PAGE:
The eastern province of Santiago de Cuba has a housing stock of 329,191 homes, with 40% in fair or poor condition. With this as a starting point, Hurricane Sandy affected 171,000 households, and only 44% of the victims have resolved their situation.

Given the low production of materials and a government program to build housing that does not exceed 20,000 annual units, temporary solutions appear necessary  It remains to be known if this is a permanent state.

By Odelín Alfonso Torna — odelinalfonso@yahoo.com

12 September 2013

The Houses She Never Had / Odelin Alfonso Torna

Elsa Velázquez Mata wanders between delusions and afflictions. She’s always seen carrying a portfolio where she saves several records of housing she never received, despite being dependent on welfare, letters sent to her from ministers, medical certificates that attest to the congenital heart condition of her youngest son, and a diary (little notebook) that holds her laments over 17 years.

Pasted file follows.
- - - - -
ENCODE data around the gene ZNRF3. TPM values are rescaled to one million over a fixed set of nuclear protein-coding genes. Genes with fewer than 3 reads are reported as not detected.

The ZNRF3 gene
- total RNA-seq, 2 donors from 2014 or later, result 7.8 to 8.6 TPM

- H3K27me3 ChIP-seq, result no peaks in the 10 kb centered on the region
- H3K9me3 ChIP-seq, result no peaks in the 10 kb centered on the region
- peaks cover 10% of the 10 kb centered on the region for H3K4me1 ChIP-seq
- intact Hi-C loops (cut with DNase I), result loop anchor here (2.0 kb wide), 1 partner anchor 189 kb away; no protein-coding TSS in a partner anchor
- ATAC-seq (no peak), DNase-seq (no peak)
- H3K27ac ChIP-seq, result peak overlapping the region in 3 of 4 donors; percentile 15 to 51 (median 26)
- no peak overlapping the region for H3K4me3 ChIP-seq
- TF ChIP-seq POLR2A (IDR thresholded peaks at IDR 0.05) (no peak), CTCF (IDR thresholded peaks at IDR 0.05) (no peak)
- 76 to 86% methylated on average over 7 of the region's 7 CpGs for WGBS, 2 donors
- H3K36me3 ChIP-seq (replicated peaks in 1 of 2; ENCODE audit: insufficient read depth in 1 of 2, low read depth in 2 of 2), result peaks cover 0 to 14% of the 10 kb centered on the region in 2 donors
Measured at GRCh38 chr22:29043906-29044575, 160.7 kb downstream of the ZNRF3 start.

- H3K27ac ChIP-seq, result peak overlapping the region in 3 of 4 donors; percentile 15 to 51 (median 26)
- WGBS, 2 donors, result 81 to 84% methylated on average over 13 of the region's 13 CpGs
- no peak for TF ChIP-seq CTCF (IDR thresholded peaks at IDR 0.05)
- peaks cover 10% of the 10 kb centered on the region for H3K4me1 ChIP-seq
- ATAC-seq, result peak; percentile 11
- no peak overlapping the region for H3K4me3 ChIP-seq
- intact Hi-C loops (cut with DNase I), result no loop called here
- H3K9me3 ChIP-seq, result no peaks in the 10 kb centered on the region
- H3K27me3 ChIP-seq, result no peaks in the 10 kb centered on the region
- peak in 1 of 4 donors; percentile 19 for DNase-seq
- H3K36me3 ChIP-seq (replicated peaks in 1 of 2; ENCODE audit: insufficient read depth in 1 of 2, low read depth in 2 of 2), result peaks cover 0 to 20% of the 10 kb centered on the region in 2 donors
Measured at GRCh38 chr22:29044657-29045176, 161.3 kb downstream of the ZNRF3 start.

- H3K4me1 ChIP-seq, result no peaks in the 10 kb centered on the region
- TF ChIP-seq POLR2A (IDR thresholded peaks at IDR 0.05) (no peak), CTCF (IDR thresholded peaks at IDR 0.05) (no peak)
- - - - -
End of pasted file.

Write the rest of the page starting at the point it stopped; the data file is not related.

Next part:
Elsa, a 43-year-old agronomist, has suffered physical abuse, eviction, prison, and worst of all, the mockery of a government that says it defends the rights of women.

Elsa Velázquez lives with her son in the home of an aunt, in the Santa Maria del Rosario neighborhood in the Havana municipality of Cotorro. “Someone lives because of me, eats because of me, I have no record of identity and residence,” she says while showing an identity card made for her: a piece of white cardboard where her personal data appears in cursive, her photo and fingerprint in methylene blue.

Five years in prison “for burning her husband”